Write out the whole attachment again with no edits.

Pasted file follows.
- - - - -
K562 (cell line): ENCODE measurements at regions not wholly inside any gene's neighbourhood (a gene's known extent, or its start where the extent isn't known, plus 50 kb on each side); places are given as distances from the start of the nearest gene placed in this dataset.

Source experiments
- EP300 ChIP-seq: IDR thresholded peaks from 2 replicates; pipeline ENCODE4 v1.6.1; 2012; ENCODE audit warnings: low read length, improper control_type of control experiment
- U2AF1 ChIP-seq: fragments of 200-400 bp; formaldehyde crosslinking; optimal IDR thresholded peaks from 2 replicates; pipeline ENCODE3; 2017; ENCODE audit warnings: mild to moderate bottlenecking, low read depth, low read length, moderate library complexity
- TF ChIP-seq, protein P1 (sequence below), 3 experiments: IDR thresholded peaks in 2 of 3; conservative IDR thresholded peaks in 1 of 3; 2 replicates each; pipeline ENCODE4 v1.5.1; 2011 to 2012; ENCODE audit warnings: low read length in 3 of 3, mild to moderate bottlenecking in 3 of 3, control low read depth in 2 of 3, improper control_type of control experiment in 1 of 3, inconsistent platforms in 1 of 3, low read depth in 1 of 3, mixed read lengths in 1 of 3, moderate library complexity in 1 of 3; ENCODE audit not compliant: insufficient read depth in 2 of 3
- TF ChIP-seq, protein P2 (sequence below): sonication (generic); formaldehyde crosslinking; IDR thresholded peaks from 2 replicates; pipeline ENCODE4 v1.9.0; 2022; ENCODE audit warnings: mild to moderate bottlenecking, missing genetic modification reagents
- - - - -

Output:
K562 (cell line): ENCODE measurements at regions not wholly inside any gene's neighbourhood (a gene's known extent, or its start where the extent isn't known, plus 50 kb on each side); places are given as distances from the start of the nearest gene placed in this dataset.

Source experiments
- EP300 ChIP-seq: IDR thresholded peaks from 2 replicates; pipeline ENCODE4 v1.6.1; 2012; ENCODE audit warnings: low read length, improper control_type of control experiment
- U2AF1 ChIP-seq: fragments of 200-400 bp; formaldehyde crosslinking; optimal IDR thresholded peaks from 2 replicates; pipeline ENCODE3; 2017; ENCODE audit warnings: mild to moderate bottlenecking, low read depth, low read length, moderate library complexity
- TF ChIP-seq, protein P1 (sequence below), 3 experiments: IDR thresholded peaks in 2 of 3; conservative IDR thresholded peaks in 1 of 3; 2 replicates each; pipeline ENCODE4 v1.5.1; 2011 to 2012; ENCODE audit warnings: low read length in 3 of 3, mild to moderate bottlenecking in 3 of 3, control low read depth in 2 of 3, improper control_type of control experiment in 1 of 3, inconsistent platforms in 1 of 3, low read depth in 1 of 3, mixed read lengths in 1 of 3, moderate library complexity in 1 of 3; ENCODE audit not compliant: insufficient read depth in 2 of 3
- TF ChIP-seq, protein P2 (sequence below): sonication (generic); formaldehyde crosslinking; IDR thresholded peaks from 2 replicates; pipeline ENCODE4 v1.9.0; 2022; ENCODE audit warnings: mild to moderate bottlenecking, missing genetic modification reagents